Complex animations may not be optimal for beginners (Rieber, 1996). It is better to opt for graphics or animations which are simpler in design to provide learners with experience of each of the learning components separately before presenting an entire interactive complex concept.

Audio assets: Three types of audio assets commonly used are music, narration voice-overs and sound effects. They can be used for both effects and information and together with print to form a useful alternative and aid to reading alone. The following recommendations are seen as important and may encourage students to make appropriate use of learning objects:

Audio assets can be toggled on and off with ability for user to control the volume.
Narration voice-overs must occur simultaneously with the relevant animation and accessible transcripts should always be provided in conjunction with audio or animations. All the key steps in the learning activities should be emphasized by speaking important words or phrases in a louder and deeper voice to direct the attention of the learner.
Audio effects should be free from extraneous information (e.g., background noise) which can distract some groups of learners and impede their learning.

Feedback: Feedback has been shown to play an important role in the students` learning. In general, instructional feedbacks provide information to students about the correctness of their learning activities. Because of the importance of feedback in online environments, the following recommendations will increase the effectiveness of learning objects:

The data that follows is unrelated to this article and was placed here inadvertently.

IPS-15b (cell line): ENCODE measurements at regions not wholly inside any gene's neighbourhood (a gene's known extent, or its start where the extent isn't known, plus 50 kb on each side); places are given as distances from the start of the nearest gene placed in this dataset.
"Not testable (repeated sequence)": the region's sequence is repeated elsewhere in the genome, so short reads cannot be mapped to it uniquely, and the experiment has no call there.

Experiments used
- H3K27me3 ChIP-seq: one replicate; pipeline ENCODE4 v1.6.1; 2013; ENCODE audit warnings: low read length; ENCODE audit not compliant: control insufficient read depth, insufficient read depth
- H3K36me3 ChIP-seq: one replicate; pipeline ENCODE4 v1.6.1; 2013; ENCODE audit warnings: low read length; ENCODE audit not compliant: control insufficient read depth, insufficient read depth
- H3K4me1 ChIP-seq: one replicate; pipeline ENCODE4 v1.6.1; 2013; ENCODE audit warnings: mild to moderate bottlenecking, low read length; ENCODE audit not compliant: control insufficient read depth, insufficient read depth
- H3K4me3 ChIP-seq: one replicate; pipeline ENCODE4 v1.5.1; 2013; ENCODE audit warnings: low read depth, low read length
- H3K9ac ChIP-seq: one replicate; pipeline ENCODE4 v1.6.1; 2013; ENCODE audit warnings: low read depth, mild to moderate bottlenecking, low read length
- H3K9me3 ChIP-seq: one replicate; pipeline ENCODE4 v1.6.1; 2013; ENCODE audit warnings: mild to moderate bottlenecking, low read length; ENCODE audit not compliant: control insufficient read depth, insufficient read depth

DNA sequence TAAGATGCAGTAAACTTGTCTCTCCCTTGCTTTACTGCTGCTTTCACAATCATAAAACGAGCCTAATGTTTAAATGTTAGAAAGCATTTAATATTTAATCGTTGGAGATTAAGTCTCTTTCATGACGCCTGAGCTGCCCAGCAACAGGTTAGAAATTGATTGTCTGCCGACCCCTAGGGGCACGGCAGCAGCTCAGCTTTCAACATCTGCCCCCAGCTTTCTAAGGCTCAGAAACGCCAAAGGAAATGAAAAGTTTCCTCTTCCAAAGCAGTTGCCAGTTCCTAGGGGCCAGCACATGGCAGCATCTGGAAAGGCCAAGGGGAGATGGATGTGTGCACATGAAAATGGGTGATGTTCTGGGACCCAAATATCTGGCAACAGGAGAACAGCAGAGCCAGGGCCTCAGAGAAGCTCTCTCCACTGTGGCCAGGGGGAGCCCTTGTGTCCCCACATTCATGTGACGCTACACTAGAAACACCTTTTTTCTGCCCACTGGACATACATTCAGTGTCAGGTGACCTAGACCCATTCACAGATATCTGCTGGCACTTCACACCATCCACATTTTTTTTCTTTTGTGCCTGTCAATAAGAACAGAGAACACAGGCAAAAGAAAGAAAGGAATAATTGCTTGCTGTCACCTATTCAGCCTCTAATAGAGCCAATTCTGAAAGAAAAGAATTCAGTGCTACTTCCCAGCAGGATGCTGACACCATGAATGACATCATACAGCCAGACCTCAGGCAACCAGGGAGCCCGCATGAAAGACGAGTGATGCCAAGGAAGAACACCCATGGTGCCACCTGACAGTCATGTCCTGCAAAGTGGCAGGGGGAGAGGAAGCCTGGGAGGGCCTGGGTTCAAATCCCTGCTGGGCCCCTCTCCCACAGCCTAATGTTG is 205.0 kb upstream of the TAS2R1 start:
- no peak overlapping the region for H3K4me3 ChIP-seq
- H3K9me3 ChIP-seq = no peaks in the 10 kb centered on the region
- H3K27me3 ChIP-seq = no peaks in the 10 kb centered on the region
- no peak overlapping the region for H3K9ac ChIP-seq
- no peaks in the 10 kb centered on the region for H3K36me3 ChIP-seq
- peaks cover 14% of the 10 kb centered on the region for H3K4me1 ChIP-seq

Learning object should design with feedback to explain what makes the right answer correct and what`s wrong about the learner`s answer in order to lead to more meaningful learning for completing the assignments (Moreno and Mayer, 2005).
The feedback should focus on improving the skills needed to achieve the learning objectives.

CONCLUSION

Given the increasing use of learning objects, a better understanding and implementation of effective learning objects will enhance the use and educational value of such educational technology. This study contributes to the understanding of user acceptance of learning objects by identify the underlying factors and causal relationships that predicted learners` behavioral intention and subsequent actual use of learning objects. The proposed study model, LOAM demonstrated that the learning objects characteristics (pedagogical quality, technical quality and content quality) were all important determinants of users` belief constructs. Specific characteristics of the learners (self-efficacy and Internet experience) had no influence upon users` belief constructs. This indicated that learning object characteristics were important external stimuli for learners as they formed the perception and intention to use learning objects. This study provides new insight on the determinants of perceptions and user acceptance of learning objects. However, it is merely a stepping stone in the realm of learning object diffusion; no single research is conclusive of facts. More studies in the future are needed to verify and refine the findings of this study to expand the knowledge base on important determinants of learning objects use that will assist educators to understand the factors leading to an effective and efficient adoption of learning objects.